The Mel Brooks movie/musical The Producers presents an upside-down situation where you can make a fraudulent fortune by creating a money-losing Broadway show. This article explores a legitimate variation on that theme and outlines the CRM and IT infrastructure work needed to exploit the opportunity. (Surprise: If you work for government or nonprofit organizations, don't skip this article.)
Let's start with some background. Most customer support teams run as marginally profitable operations, if not outright cost centers. For many teams, the entire goal is to reduce the cost of providing acceptable service, so the IT and telephone infrastructure is finely tuned to minimize call-time, get the customer to self-support and optimize the number of closed cases.
Many large call centers invest heavily in saving just a few seconds per call, setting up extensive menu trees, automation, monitoring and analytic systems to make sure the people and the process perform consistently.
The crux of this business process design? "There's no revenue opportunity here." While there may be some attribution of per-incident revenue, there's little thought of an upsell - the customer service rep isn't seen as an agent for sales. Further, there's typically an indirect connection between customer satisfaction and support renewal.
Customer Support Is the New Sales Opportunity
Now let's inspect this situation from an entirely different angle. The customer support rep in many companies speaks to a given customer more frequently than the sales rep. This communication comes at an extremely important juncture, when the customer's satisfaction hangs hang in the balance.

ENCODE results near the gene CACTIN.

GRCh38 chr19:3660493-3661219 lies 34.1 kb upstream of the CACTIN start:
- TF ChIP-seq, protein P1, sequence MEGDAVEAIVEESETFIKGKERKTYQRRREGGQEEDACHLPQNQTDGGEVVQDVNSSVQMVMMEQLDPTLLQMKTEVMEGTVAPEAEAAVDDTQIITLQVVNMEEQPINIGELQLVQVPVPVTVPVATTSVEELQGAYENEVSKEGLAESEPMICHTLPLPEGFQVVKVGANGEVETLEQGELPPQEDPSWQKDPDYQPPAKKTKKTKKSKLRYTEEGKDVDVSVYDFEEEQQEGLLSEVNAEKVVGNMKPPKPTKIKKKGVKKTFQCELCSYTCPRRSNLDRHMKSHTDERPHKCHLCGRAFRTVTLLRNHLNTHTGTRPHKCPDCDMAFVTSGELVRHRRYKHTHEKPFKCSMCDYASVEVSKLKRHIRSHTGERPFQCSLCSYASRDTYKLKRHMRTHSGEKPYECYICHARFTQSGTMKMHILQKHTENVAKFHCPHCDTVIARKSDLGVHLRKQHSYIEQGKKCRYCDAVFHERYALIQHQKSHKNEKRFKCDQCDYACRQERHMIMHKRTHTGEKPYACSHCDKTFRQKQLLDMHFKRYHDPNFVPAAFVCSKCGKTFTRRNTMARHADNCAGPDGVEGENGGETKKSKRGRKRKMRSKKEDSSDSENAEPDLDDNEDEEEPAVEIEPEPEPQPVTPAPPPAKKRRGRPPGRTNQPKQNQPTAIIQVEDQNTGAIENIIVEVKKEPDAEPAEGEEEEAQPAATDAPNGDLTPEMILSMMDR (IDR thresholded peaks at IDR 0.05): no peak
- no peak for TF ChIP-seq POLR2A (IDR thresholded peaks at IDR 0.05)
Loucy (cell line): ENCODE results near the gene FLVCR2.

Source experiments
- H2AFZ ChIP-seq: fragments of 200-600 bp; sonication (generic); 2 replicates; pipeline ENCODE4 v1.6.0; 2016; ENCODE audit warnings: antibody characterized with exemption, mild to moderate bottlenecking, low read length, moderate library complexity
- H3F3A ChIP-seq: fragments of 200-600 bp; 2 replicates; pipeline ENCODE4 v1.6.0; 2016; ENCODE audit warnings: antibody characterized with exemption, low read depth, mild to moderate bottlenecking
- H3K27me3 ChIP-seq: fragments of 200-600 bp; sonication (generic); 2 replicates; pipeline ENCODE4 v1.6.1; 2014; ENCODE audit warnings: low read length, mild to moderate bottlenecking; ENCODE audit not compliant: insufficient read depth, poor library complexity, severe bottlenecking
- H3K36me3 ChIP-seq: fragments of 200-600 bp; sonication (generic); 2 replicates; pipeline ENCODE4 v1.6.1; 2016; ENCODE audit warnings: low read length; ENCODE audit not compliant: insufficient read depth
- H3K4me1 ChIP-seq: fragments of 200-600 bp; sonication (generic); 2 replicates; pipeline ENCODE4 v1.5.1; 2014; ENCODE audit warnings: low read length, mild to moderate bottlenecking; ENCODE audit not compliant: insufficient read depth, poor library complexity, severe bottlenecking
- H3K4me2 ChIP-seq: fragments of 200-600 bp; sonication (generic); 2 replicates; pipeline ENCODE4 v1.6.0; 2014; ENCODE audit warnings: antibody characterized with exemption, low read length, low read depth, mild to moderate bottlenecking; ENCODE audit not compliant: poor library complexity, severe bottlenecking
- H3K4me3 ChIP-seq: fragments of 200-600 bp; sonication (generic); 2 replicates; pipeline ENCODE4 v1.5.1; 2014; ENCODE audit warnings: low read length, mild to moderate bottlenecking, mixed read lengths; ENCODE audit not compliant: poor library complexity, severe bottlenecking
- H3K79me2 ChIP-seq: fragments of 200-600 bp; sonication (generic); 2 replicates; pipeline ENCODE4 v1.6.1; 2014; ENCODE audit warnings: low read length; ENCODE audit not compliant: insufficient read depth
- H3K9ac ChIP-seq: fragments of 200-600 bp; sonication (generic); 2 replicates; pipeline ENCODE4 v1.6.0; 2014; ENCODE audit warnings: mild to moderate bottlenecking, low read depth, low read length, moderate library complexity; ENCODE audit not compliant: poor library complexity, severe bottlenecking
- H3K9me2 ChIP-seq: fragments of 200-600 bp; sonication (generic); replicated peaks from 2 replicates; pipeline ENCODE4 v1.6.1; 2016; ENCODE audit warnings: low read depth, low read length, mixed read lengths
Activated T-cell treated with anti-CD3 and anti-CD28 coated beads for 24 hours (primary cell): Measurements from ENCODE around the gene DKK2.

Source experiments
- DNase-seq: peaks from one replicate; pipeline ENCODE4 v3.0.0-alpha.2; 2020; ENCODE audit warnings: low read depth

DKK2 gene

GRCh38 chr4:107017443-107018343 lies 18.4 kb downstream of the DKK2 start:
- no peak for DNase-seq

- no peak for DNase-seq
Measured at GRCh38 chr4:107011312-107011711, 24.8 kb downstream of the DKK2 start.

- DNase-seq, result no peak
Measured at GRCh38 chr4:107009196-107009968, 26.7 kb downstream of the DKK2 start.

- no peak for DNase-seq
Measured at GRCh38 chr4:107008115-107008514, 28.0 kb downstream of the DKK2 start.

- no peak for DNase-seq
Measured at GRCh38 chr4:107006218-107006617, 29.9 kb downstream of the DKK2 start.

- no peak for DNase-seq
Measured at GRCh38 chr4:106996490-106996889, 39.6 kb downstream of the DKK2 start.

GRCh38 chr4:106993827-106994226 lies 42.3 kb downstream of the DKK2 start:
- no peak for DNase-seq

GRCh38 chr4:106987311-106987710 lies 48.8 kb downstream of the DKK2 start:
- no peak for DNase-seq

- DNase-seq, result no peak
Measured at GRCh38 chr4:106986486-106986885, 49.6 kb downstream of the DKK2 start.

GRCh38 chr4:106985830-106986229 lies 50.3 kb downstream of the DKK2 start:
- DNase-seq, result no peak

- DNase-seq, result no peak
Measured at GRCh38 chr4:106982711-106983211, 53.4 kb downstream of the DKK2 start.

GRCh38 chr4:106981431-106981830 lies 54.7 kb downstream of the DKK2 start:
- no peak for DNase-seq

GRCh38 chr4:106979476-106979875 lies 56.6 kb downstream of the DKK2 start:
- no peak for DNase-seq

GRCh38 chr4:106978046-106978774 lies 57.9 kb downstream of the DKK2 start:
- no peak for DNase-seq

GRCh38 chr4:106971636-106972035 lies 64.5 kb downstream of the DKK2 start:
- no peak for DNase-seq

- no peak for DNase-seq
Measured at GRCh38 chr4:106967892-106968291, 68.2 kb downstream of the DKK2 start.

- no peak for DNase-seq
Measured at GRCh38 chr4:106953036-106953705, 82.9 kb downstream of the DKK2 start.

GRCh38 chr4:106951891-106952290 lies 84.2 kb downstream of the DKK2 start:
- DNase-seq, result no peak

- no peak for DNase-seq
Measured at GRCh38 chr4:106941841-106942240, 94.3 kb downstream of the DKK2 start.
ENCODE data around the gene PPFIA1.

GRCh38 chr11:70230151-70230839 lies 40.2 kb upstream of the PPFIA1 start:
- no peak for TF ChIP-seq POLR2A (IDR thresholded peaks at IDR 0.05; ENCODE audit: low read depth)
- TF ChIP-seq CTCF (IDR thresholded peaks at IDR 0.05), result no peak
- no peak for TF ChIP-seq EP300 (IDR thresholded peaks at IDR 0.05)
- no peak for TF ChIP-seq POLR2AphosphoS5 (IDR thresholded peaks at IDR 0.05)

If your customer support group simply follows a race-to-the-bottom strategy, it's missing the opportunity to convert a potential customer loss to an upsell. Recall Jan Carlson's Moments of Truth: Profit inflection points come disguised as little crises.
Even when a customer isn't facing a crisis, customer service reps make extremely effective spies: Customers happily confide in them, as sales-driven pushiness doesn't scare off openness. On every call and email, reps should gather information to fuel an upsell cycle, even if somebody else completes the cycle.
This change will likely take some political work with the customer service, marketing and sales teams, but it can be very effective and drive significant improvements in profitability. Why? In most industries, the most profitable deals come from existing customers.
Achieving this, though, requires some training and a ton of application and infrastructure changes. Instead of having a console focused around calls, cases, solutions and the bug knowledge base, customer service reps also needs access to new product information, compatibility matrices, upgrade paths and competitive comparisons.
Further, they need the capability to create Opportunities on the fly and to add call-history info (not just case notes) to a Contact record. This can mean some amusing changes to your CRM system's access control matrix, and it requires new analytics tailored to measuring this new non-marketing-driven sales process.
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